What is a Nib?

In my previous post, I mentioned that nibs are one of the basic tools you need.  There are two main types of nibs: 1) broad, square-cut nibs; and 2) pointed nibs.  For Copperplate script, we use pointed nibs that vary in shape, size, and flexibility.

Pointed Nibs

WHAT IS A NIB?

A nib is the removable, sharp-pointed steel part of a dip pen.  Nibs, sometimes also referred to as pens, vary in shape, size, color, and flexibility.

Nib Anatomy

Anatomy of a Hunt 22 Nib

Tip – The sharpest part of the nib is the tip.  This is the point that comes in contact with the paper.

Slit – The slit divides the two tines in half from the vent hole to the tip.  The slit allows for ink to flow down to the paper via capillary action.

Tines – Tines are the two prongs that split open (flex) when pressure is applied to the tip of the nib.  When relaxed, the points of the tines make up the tip of the nib.  The flexibility of the tines and the amount of pressure you apply to the tip of your nib will determine the thickness of your shades.

Shoulder – The shape and characteristic of the shoulders affect the flexibility of the tines.  You may have noticed the slits on some of the the shoulders of your nibs.  Sometimes it’s a thin, barely-visible slit and other times it’s an obvious cut; these add to the flexibility factor of the nibs.  The width of the shoulders may also be something to not (or not).  Wide shoulders may be indicative of a stiff nibs (e.g. Tachikawa Manuscript nib).  Some of the more flexible nibs may be quite narrow (e.g. Brause EF66).

Vent Hole – The vent hole is a small hole that terminates the slit, which help prolong the life of the nib by acting as a sort of shock-absorber to the tension created when tines are flexed.  Without it, nibs would have a higher probability of splitting in half lengthwise.  Here’s more good news about the vent hole: it also acts as a reservoir for ink.

Body – The stiff body is inserted securely into the penholder.  This is the main support of the nib — supporting the tines as they flex and relax.

Nib ID – These imprinted words and numbers on the body of the nib help you to identify which nib is which.  In time, you’ll come to recognize and identify the nibs by their shape, color, and size; however, if you’re new to the world of nibs or if you own nibs that look identical (e.g. Nikko G and Tachikawa G, Hunt 22 and Hunt 99, etc.), this bit of information comes in handy.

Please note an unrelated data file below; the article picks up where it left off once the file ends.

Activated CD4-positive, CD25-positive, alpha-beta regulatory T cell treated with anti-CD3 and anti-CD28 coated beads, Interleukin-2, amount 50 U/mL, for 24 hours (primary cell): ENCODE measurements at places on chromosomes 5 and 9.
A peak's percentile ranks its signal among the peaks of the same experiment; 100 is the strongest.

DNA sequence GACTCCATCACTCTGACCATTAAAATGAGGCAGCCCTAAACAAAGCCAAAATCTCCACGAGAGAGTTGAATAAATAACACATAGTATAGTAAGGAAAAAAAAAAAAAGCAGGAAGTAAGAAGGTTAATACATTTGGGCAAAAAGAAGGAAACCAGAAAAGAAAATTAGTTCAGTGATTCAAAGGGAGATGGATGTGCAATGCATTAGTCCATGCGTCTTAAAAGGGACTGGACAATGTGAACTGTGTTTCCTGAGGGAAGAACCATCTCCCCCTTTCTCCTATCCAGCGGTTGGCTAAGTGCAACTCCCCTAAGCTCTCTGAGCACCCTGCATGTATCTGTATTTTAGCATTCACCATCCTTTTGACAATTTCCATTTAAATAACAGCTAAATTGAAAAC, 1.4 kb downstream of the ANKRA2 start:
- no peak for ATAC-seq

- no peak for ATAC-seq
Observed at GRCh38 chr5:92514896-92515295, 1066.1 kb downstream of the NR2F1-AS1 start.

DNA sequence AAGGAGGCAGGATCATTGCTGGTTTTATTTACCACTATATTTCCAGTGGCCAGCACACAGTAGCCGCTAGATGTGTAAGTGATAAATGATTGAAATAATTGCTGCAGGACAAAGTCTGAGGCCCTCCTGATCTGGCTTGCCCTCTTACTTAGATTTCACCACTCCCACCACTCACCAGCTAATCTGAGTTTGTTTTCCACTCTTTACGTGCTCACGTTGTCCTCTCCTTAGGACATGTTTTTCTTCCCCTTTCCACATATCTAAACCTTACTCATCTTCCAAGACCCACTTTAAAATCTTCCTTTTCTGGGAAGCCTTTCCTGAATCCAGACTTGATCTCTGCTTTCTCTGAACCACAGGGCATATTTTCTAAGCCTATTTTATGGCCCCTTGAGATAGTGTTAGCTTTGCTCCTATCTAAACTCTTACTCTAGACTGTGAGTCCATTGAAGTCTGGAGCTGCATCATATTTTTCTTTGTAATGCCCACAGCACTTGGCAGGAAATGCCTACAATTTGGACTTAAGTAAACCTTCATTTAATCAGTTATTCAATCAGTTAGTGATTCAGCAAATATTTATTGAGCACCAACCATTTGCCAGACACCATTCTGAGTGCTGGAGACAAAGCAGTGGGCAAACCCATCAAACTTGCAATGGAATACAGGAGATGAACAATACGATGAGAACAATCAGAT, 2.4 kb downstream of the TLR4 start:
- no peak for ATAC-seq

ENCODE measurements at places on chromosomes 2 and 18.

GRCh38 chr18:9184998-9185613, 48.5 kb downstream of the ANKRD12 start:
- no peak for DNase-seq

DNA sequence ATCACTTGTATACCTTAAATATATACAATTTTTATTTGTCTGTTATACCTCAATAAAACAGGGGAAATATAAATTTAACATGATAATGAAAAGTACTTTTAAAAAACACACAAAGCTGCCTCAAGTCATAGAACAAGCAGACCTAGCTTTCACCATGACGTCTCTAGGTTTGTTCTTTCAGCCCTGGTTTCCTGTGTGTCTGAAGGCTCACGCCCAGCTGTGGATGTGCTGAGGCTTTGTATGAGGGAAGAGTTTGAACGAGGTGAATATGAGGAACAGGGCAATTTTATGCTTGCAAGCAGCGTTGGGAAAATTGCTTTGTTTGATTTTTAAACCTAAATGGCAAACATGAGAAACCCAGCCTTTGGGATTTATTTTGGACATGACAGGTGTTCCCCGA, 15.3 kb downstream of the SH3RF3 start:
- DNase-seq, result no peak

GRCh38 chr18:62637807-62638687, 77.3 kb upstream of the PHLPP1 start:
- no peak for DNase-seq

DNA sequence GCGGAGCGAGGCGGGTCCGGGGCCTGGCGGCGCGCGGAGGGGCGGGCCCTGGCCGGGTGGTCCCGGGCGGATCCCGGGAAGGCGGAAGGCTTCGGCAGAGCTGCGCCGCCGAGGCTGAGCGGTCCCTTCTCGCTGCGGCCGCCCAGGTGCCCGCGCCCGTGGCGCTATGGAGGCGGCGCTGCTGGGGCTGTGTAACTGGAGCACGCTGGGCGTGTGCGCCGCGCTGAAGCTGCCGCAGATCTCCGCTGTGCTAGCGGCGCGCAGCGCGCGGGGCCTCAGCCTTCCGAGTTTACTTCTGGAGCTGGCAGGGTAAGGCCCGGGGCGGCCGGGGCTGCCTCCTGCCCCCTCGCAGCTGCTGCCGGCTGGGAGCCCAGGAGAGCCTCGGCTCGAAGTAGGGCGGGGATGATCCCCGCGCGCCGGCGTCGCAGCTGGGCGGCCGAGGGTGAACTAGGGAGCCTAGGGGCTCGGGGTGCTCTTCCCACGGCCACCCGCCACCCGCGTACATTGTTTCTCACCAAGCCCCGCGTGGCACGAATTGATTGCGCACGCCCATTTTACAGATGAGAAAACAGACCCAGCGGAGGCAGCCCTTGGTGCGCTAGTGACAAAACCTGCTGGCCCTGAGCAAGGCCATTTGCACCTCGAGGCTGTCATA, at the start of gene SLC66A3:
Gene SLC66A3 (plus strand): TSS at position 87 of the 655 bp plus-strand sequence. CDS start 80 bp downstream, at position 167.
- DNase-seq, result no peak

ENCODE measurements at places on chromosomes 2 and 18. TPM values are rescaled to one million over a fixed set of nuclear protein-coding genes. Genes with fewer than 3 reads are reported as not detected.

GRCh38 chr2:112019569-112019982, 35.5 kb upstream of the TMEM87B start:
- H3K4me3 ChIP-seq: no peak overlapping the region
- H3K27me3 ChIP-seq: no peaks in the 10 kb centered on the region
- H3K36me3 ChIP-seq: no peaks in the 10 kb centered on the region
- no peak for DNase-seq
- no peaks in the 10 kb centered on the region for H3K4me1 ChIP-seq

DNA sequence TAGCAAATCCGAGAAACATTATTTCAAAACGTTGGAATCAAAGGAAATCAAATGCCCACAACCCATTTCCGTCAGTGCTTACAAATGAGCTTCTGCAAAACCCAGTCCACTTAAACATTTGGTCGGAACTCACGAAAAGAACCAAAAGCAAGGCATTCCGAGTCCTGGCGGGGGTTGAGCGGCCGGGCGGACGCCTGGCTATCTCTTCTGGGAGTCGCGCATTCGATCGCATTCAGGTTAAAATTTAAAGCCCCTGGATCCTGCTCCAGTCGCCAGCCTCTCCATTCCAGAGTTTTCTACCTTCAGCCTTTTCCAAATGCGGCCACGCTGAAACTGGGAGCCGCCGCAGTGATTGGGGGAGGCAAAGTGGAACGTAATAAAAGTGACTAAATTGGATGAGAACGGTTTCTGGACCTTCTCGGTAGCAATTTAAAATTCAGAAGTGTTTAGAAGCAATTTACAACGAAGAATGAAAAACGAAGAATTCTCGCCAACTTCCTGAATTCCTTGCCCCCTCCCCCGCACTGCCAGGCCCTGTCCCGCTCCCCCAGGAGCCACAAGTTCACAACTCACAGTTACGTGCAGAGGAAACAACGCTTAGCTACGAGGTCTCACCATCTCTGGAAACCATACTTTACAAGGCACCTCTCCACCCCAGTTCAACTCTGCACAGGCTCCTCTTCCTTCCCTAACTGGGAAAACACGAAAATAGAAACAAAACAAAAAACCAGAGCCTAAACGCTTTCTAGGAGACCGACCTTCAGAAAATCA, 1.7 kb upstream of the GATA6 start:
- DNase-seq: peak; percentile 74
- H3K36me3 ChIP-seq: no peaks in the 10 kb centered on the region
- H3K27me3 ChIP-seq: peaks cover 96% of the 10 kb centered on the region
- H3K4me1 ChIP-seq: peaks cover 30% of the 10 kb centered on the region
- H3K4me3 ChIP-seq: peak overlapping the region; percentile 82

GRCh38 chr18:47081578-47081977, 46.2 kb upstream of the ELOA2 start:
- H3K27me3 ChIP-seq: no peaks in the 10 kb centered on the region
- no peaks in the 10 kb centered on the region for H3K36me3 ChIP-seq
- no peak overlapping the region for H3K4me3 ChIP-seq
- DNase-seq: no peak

Base – I’ve got nothin’ on the base except for it’s the end of the nib that’s inserted into the penholder ;).

WHICH NIBS SHOULD I USE?

Different Kinds of Nibs

You may be wondering why there are so many different kinds of nibs.  Not all nibs are created equal.  Different nibs accomplish different tasks.  For instance, more flexible nibs can create thicker shades and the sharper ones can achieve finer hairlines.  What nib you use solely depends on your script style and what you’re trying to achieve.

If you’re new to Copperplate or don’t know much about nibs, try out a few different kinds. A couple of nibs that I recommend to my students are the Nikko G and the Brause Steno 361 – which are medium in sharpness and flexibility.  They also seem to glide across the paper on the upstrokes.  I also like the Hunt 22 and the Hunt 101 – which are sharper, more flexible, and create thinner hairlines.  If you’re looking for super sharp and super flexible, the Brause EF66* is your nib.  Perhaps the Gillot 303 is the sharpest and most flexible of them all.

*The Brause EF66 does not fit into the plastic Speedball penholders because its size.

In time, you’ll develop your own Copperplate style.  You’ll have your own preference in slant angle, thickness of the shades, letterform ratios, etc.  You’ll naturally start to gravitate toward specific nibs that can accomplish your script style.

Thanks for reading.  Happy writing!

 

Your Copperplate Companion,
Nina